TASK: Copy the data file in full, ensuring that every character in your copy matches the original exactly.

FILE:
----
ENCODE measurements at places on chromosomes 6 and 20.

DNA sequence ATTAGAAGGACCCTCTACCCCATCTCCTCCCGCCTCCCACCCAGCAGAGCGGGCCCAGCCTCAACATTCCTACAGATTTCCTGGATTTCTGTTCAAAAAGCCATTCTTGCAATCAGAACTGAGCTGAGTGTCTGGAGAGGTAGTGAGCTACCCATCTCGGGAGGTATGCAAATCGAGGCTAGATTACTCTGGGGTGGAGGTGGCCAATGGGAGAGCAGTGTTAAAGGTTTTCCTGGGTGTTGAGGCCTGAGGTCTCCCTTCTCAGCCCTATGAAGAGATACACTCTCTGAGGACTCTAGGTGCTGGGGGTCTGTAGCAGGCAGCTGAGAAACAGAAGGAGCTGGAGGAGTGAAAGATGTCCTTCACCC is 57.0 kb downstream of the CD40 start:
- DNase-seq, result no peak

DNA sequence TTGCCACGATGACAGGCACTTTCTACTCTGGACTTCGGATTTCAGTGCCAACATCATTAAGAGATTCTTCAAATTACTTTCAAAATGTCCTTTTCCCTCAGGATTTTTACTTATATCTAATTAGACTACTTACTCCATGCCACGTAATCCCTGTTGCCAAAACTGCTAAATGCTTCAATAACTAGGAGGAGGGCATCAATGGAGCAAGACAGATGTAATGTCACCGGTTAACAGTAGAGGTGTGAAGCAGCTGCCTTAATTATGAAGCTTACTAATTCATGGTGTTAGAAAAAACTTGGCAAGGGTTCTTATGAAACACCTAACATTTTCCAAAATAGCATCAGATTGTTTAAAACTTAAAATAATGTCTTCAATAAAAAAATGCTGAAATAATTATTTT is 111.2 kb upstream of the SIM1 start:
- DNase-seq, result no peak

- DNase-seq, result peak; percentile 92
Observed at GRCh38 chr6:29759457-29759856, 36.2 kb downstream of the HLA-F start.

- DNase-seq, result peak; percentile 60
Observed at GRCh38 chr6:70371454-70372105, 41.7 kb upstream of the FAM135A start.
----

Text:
ENCODE measurements at places on chromosomes 6 and 20.

DNA sequence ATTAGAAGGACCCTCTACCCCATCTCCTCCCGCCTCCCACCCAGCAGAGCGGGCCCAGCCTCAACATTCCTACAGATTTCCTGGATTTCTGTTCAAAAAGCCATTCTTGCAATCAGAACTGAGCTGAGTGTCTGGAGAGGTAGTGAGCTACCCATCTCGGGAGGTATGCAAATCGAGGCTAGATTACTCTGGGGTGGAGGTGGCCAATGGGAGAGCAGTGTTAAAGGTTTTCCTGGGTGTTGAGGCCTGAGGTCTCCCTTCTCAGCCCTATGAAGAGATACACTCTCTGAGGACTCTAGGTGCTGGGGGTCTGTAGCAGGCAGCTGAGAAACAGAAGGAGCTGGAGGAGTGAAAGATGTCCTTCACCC is 57.0 kb downstream of the CD40 start:
- DNase-seq, result no peak

DNA sequence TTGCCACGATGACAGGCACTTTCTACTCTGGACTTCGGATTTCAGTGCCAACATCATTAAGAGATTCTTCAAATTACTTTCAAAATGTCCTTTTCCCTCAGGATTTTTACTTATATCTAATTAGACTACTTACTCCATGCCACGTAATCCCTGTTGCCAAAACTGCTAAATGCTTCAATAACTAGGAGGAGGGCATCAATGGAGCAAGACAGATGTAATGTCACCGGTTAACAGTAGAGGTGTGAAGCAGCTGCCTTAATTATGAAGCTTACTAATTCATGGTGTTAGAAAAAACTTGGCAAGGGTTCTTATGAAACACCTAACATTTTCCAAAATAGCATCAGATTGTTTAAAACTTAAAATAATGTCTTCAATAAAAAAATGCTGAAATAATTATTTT is 111.2 kb upstream of the SIM1 start:
- DNase-seq, result no peak

- DNase-seq, result peak; percentile 92
Observed at GRCh38 chr6:29759457-29759856, 36.2 kb downstream of the HLA-F start.

- DNase-seq, result peak; percentile 60
Observed at GRCh38 chr6:70371454-70372105, 41.7 kb upstream of the FAM135A start.